Usually the salt randomly generated when the user chooses his/her password, and it is stored next to the password hash in a user database, but from what you show of your scheme there is no such thing. Given your design, it would be reasonable to use the filename as the salt: fileName.concat(encrypt(fileName + password)).

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2  
You couldn't find the password for certain (after all, there will be many strings all hashing to the same value) - but you could find a string which gives the same hash. –  Jon Skeet Aug 12 '10 at 18:06
    
@Jon: If you assume that the password is composed of printable characters and has a length in a narrow range, there's a good chance you can actually find it. And that's the real prize, because users reuse their passwords. –  Gilles Aug 12 '10 at 19:11
    
Yes, there's a reasonable chance. It's a lot better with your edit :) –  Jon Skeet Aug 12 '10 at 19:25

Honestly I don't know how collision resistant Java's hashCode() is. If I were to guess, I'd say not very. I tested it before and found a couple of collisions after a just few hundred thousand inputs.

Since you are dealing with passwords here, you should really use a cryptographic hash like SHA1.

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I was messing around the other night with permutations and found hashcode() collisions in 9! entries. –  zmf Aug 12 '10 at 18:12
    
Yeah, 9! = 362880 –  NullUserException Aug 12 '10 at 18:26

It's not as hard as you might think to hash data, and it's better to use a real hashing algorithm. If you have a byte array that contains the password, you can just do something like this. If you're getting the byte array from a string, make sure to specify the encoding (i.e. UTF-8) when calling getBytes();

Here's a simple example using MD5.

    try {
        MessageDigest md5 = MessageDigest.getInstance( "MD5" );

        byte [] digest = md5.digest( data );

        return digest;
    } catch( java.security.NoSuchAlgorithmException ex ) {
        // Insert error handling here.
    }
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thanks. is there any possibility that i don't have to return a byte array? –  RoflcoptrException Aug 12 '10 at 18:21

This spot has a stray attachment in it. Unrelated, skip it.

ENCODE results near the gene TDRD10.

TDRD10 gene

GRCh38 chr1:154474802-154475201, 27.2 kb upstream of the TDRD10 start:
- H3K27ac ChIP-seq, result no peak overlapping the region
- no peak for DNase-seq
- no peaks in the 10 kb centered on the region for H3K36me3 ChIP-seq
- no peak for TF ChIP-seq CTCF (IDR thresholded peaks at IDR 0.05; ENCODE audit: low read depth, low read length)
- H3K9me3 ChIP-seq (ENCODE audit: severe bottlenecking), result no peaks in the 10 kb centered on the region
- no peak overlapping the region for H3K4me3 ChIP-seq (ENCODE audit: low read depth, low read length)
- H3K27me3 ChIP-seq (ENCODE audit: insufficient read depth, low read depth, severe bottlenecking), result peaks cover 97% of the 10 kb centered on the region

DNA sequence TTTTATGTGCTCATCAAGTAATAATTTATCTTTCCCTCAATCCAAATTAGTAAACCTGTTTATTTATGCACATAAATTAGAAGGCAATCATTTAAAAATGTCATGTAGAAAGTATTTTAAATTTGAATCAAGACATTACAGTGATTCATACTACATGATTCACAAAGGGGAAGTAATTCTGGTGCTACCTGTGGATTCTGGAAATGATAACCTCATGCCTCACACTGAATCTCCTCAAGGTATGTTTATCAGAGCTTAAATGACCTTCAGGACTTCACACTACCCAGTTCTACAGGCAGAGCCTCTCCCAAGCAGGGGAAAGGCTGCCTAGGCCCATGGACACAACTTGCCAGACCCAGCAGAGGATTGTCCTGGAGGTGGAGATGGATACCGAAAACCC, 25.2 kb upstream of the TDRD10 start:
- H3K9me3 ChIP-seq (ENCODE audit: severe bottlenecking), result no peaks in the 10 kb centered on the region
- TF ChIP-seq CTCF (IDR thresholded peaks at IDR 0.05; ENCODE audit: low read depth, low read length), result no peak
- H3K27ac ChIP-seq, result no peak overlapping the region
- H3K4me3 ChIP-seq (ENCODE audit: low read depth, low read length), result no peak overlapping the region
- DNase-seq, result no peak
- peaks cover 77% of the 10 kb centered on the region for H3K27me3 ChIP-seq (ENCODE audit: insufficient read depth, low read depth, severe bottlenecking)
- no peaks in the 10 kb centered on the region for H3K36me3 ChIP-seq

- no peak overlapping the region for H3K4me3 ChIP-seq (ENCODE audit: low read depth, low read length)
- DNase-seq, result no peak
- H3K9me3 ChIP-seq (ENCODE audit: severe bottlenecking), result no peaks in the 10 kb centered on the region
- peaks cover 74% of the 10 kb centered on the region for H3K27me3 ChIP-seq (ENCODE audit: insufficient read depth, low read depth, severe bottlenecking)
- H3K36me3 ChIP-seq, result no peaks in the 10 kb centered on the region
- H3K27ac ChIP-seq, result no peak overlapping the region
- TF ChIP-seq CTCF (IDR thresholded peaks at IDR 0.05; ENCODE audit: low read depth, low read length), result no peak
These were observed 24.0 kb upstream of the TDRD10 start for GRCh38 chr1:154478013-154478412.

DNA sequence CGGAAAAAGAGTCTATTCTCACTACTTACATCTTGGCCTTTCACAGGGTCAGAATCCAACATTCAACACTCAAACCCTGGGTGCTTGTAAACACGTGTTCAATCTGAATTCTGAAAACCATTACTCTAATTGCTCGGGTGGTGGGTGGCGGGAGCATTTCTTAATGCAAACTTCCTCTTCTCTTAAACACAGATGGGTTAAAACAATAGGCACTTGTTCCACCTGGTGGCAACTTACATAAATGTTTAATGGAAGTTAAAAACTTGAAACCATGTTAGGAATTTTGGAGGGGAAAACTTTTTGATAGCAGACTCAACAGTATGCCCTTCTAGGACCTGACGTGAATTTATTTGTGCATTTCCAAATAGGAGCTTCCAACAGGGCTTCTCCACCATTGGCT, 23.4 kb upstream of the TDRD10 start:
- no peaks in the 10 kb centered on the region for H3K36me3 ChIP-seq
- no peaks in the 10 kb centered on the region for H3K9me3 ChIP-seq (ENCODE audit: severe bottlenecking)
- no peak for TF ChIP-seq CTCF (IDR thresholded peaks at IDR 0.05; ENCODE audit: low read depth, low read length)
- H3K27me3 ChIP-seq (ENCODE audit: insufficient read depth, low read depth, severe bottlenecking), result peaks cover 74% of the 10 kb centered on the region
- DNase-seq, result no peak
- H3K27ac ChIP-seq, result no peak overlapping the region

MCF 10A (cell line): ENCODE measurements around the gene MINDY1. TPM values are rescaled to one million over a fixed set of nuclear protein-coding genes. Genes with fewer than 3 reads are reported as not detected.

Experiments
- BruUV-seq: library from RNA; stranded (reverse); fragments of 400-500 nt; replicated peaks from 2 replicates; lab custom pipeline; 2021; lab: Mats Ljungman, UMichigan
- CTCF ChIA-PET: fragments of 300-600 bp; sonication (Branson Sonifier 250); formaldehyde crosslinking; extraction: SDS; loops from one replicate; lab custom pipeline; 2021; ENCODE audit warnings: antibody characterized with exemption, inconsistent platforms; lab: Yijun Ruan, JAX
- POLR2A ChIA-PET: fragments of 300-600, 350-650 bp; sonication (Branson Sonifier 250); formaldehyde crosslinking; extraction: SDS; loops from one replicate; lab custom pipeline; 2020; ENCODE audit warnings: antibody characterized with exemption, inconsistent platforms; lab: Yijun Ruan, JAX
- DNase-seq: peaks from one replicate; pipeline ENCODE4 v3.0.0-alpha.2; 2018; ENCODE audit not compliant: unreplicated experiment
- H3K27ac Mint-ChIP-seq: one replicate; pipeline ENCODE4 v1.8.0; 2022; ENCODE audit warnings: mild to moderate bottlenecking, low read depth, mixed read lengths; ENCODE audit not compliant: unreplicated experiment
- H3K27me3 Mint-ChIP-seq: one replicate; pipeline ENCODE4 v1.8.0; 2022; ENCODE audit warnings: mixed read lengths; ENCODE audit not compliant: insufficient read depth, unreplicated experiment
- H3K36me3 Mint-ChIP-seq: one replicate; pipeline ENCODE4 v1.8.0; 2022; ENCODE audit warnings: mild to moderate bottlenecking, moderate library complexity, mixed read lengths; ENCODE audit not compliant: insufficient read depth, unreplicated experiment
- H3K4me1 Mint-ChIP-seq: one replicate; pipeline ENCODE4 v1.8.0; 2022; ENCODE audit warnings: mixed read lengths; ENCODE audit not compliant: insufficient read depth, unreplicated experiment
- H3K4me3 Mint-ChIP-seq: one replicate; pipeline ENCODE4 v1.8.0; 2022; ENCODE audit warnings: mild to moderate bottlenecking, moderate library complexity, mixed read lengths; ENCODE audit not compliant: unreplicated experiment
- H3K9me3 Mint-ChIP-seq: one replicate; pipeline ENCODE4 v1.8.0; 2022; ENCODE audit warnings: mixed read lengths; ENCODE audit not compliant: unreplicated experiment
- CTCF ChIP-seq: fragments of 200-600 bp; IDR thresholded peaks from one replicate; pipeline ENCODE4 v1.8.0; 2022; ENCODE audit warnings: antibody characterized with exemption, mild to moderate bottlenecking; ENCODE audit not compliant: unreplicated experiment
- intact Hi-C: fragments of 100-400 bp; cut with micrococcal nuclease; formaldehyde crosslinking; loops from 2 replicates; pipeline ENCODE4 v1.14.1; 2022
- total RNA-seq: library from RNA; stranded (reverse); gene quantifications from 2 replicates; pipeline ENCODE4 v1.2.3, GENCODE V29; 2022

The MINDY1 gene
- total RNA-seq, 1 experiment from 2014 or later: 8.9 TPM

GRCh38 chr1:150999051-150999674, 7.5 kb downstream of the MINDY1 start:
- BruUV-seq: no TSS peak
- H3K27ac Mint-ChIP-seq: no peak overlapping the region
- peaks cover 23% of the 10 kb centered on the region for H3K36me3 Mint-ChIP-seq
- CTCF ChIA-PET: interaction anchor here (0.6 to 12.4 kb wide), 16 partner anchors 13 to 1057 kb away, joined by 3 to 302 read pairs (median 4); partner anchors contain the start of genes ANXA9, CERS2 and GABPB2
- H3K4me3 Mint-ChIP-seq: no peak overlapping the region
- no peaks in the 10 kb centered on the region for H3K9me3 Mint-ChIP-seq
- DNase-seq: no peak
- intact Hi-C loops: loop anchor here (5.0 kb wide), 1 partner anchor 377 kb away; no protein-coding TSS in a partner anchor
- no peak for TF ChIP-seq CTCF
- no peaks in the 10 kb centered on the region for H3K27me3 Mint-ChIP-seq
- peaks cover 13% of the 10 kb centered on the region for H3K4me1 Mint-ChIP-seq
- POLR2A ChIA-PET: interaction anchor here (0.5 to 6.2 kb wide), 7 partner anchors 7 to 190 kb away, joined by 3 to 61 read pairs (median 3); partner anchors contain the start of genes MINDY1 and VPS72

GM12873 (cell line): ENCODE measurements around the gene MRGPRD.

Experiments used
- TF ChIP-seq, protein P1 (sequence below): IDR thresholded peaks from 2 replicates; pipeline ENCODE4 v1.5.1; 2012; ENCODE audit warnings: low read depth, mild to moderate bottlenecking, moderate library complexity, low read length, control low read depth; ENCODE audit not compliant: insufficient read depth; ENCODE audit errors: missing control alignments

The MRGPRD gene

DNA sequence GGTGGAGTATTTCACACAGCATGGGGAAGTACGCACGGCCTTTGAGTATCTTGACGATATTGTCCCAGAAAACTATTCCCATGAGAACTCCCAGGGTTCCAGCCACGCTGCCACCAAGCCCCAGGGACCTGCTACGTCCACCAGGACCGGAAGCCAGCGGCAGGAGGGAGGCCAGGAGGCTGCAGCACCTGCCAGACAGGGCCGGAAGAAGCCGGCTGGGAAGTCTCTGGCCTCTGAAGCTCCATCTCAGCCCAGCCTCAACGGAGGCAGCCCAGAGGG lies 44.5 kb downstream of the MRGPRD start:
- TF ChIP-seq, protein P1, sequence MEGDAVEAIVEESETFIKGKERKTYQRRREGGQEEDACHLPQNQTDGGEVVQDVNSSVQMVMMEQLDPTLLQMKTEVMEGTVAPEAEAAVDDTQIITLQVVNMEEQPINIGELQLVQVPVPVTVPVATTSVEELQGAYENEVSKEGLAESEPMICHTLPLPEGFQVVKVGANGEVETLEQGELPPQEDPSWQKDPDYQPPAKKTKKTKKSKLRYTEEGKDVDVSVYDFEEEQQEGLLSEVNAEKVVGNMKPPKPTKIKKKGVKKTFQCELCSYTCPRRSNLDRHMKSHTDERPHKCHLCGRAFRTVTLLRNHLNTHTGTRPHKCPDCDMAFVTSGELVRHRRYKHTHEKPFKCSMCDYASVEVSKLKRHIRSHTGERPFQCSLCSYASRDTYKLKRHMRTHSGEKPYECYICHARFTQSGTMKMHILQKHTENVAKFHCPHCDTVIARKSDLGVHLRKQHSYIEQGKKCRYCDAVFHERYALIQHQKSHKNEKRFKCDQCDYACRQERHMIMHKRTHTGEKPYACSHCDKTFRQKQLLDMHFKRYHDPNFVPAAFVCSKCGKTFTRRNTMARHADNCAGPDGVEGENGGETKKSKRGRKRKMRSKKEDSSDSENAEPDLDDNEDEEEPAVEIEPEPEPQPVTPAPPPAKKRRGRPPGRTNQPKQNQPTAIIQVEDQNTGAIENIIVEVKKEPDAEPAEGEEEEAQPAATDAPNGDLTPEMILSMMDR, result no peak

Well, you can return whatever you want. The return value from the digest is a byte array. You can hex or base64 encode it if you'd prefer to return a string. –  Shawn D. Aug 12 '10 at 18:31
    
return new String(digest, Charsets.UTF_8); (requires guava for the Charsets constants) –  whiskeysierra Aug 13 '10 at 6:28
    
Good example, but I wouldn't recommend MD5 for passwords –  Joe Plante Sep 21 '12 at 17:45

I'd be concerned that this code is non-portable. There is no guarantee that one JVM will produce the same hash value as another JVM. That seems very risky.

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4  
The hash algorithm is well-specified. It is portable across JVMs. –  erickson Aug 12 '10 at 18:09
    
Ah, yes, forgot there was a special version defined for strings. Good catch. –  Kirk Woll Aug 12 '10 at 18:28

Here is String.hashCode()'s implementation:

s[0]*31^(n-1) + s[1]*31^(n-2) + ... + s[n-1]

Publicly available here...

This is actually VM-independant, and it has not been Java Version-dependant in the past. The implementation has stayed the same.

Collision safety is OK IMHO, however it is a bad idea to use it for cryptographic purposes for obvious reasons.

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the #1 problem is the hash is only 32 bits. that's way too short. a kid with BASIC can break it in a second.

md5 is 128 bits long, and it's considered weak now.

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4  
MD5 is not considered weak because of its length, but because they found a way go generate collisions. –  NullUserException Aug 12 '10 at 18:27
    
plausible collision because of its length. –  irreputable Aug 12 '10 at 22:03